More US Homes Facing Foreclosure Risk in June
LOS ANGELES (AP) - Banks are increasingly placing homes with unpaid mortgages on a countdown that could deliver a swell of new foreclosed properties onto the market by early next year, potentially weighing further on home values.
June provided the latest evidence of this trend, as the number of U.S. homes entering the foreclosure process for the first time increased on an annual basis for the second month in a row, foreclosure listing firm RealtyTrac Inc. said Thursday.
California in particular saw a big spike in foreclosure starts, or homes placed on the foreclosure path for the first time. They increased 18 percent versus June last year, the firm said.
The increase in foreclosure starts comes as banks make up for time lost last year as the mortgage-lending industry grappled with allegations that it had processed foreclosures without verifying documents.
The nation’s biggest mortgage lenders reached a $25 billion settlement in February with state officials. And that’s cleared the way for banks to address their backlog of unpaid mortgages.
Lenders initiated foreclosure on 12 percent of the loans behind in payment in June - the highest level since the first half of 2009, according to Fitch Ratings.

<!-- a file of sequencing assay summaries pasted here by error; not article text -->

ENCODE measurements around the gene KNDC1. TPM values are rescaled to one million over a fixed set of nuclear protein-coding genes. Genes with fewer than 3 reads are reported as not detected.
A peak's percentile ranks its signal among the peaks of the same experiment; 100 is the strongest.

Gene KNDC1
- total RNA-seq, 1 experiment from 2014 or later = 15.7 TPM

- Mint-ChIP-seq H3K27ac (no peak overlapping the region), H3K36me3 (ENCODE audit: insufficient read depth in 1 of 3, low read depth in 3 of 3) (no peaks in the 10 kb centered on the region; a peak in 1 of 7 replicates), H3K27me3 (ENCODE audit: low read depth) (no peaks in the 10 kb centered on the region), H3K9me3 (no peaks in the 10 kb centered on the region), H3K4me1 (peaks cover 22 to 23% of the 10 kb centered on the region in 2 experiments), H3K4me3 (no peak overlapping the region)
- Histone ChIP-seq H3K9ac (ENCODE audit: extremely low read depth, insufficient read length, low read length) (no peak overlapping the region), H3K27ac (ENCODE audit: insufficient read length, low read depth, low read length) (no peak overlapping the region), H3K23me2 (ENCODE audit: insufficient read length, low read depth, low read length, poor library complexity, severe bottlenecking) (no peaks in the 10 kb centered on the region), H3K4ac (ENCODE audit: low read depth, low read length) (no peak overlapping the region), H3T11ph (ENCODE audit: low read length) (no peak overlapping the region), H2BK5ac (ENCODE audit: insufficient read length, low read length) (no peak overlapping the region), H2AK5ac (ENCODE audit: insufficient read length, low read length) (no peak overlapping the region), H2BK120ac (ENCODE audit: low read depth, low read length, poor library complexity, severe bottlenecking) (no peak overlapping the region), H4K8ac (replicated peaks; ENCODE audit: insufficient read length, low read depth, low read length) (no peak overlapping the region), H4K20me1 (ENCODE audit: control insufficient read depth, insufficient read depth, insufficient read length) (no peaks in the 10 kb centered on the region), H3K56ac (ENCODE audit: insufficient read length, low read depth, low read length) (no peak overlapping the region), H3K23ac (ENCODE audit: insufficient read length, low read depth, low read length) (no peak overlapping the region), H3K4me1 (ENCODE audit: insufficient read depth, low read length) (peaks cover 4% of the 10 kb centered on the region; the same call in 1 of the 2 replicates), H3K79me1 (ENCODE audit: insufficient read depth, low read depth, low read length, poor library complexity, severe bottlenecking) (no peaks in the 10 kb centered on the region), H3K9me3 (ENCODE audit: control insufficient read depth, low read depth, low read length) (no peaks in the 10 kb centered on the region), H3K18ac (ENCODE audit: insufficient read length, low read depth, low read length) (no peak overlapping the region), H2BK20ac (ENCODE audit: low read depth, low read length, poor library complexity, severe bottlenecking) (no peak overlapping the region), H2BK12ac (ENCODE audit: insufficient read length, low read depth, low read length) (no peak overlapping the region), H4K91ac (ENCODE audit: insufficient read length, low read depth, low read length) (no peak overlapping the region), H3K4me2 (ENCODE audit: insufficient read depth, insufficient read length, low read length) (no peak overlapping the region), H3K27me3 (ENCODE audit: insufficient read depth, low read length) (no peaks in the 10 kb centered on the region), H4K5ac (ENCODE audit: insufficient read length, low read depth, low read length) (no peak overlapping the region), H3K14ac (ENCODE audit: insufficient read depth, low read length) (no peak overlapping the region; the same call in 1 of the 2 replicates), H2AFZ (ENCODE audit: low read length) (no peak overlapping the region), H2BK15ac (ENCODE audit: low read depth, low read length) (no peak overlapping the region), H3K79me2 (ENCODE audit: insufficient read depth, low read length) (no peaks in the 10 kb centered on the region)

"These properties that are starting the foreclosure process are mostly homeowners who likely have been missing their payments for a year or more and just now are officially starting the foreclosure process," said Daren Blomquist, a vice president at RealtyTrac.
That means the latest crop of homes entering the foreclosure process does not signal that there is a fresh wave of homeowners in distress and missing payments.
Still, the increase in foreclosure starts sets the stage for a potential increase in homes sold at a discount via short sale, when the lender agrees to accept less than what is owed on the seller’s mortgage. Others could end up taken back by banks and placed on the market also at a sharp discount.
Either way, short of homeowners obtaining loan modifications or otherwise arranging to exit the foreclosure process, many of these properties could end up adding to the inventory of foreclosed homes on the market, dragging down the values of nearby homes.
Those homes may not hit the market for many months, however.